• “Shari’ah and Human Rights,” in Routledge Handbook on Human Rights and the Middle East, Anthony Tirado Chase, ed. (Routledge, 2016).
  • Editor, Routledge Handbook on Islamic Law (Routledge, forthcoming 2017).
  • “The Epistemology of Truth in Modern Islam,” in Toward New Democratic Imaginaries - Istanbul Seminars on Islam, Culture and Politics, Seyla Benhabib and Volker Kaul, eds. (Springer, 2016).



Assistant Professor of Law

Professor Achiume received the 2016-17 Hellman Fellowship Award from the Hellman Fellows Fund, which supports the research of promising assistant professors who show capacity for distinction in their fields. She served as an invited speaker, panelist or presenter at numerous events, including the 2016 Annual Meeting of the American Society of International Law and the Harvard Law School Institute for Global Law and Policy Workshop’s African Regional Workshop in Cape Town, South Africa.


  • “The African Union Migration and Regional Integration Framework,” with Loren B. Landau, ACCORD Policy and Practice Brief 36 (2016).



Professor of Law

Professor Bâli was named director of the UCLA Center for Near Eastern Studies. She offered numerous presentations at university symposia, conferences and other settings on topics including the Iran nuclear deal, countering violent extremism, human rights and revolution in Turkey, the Syrian refugee crisis, the Arab Uprising and more.


  • “Shifting into Reverse: Turkish Constitutionalism Under the AKP,” Theory & Event, Vol. 19, Issue 1 (January 2016).
  • “Turkish Constitutionalism and Models for Arab Reforms,” Constitutionalism, Human Rights and Islam after the Arab Spring, Rainer Grote & Tilmann Roeder, eds. (Oxford University Press, 2016).
  • “The Wrong Kind of Intervention in Syria,” (with Aziz Rana) Land of Blue Helmets: The United Nations and the Arab World, Karim Makdisi and Vijay Prashad, eds. (University of California Press, 2016).
  • “Constitutional Design without Constitutional Moments,” forthcoming in 49 Cornell International Law Journal, Issue 2, Vol. 1 (2016).
  • “Sykes-Picot and Artificial States,” 110 American Journal of International Law Unbound 115 (2016)
  • Constitution Writing, Religion and Democracy, co-editor (forthcoming, Cambridge University Press, 2017).



Honorable Harry Pregerson Professor of Law

Professor Carbado was named Associate Vice Chancellor of BruinX, a program in the UCLA Office of Equity, Diversity and Inclusion. He also was recognized with the Clyde Ferguson Award from the American Association of Law Schools. He delivered the talk “What Causes Police Violence” at universities and in other settings, and delivered public lectures and related talks on “managing diversity, affirmative action and racial profiling."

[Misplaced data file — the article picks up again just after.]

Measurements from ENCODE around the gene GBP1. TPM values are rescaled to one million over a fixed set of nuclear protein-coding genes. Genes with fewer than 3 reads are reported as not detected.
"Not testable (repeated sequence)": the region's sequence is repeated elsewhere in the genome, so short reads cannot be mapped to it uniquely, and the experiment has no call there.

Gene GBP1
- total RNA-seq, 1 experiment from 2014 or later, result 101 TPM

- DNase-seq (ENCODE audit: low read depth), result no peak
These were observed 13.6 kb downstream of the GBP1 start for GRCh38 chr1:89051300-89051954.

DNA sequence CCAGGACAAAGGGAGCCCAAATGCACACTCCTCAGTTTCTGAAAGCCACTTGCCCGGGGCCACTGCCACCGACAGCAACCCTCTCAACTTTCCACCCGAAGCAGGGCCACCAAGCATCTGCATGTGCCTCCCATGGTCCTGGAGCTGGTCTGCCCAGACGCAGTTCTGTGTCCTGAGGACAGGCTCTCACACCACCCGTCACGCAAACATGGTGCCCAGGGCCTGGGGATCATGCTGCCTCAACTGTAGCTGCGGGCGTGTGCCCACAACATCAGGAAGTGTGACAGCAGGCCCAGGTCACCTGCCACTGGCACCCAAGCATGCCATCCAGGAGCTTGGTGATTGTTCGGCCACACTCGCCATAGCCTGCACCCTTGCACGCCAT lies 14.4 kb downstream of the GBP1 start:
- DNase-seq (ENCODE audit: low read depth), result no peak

• “Blue-on-Black Violence, A Provisional Model of Some of the Causes,” 104 Georgetown Law Review 1479 (2016)
  • “What Exposes African Americans to Police Violence?” 51 Harvard Civil Rights-Civil Liberties Law Review  159 (2016)
  • “The Lose-Lose Position of African Americans in the Affirmative Action Debate,” with Kay M. Turetsky, Discourse, the online version of UCLA Law Review (2016)
  • “From Stopping Black People to Killing Black People,” California Law Review (forthcoming 2017)



Professor of Law

In January 2017 Professor Laura Gómez was elected to the American Law Institute. In May 2016 she was named interim dean for the UCLA College of Letters and Science Division of Social Sciences, and served in that role for a year. She was also named Richard T. Castro Distinguished Visiting Professor at the Metropolitan State University of Denver for October 2016. Gómez’s book, Manifest Destinies: The Making of the Mexican American Race, was the subject of an MSU public lecture. The book, which will be republished in a 10th anniversary edition in 2017 by New York University Press, traces the origins of Mexican Americans as a racial group in the United States, paying particular attention to shifting meanings of race and law in the 19th century. She served as a keynote speaker and as a panelist at several events, addressing issues of race and the law.


  • “Connecting Critical Race Theory with Second Generation Legal Consciousness Work” review of Blinded by Sight: Seeing Race through the Eyes of the Blind, Law and Social Inquiry, Vol. 41, Issue 4, 1069 (2016).



Rosalind and Arthur Gilbert Foundation Chair in Civil Rights and Civil Liberties

Faculty Co-Director, Critical Race Studies Program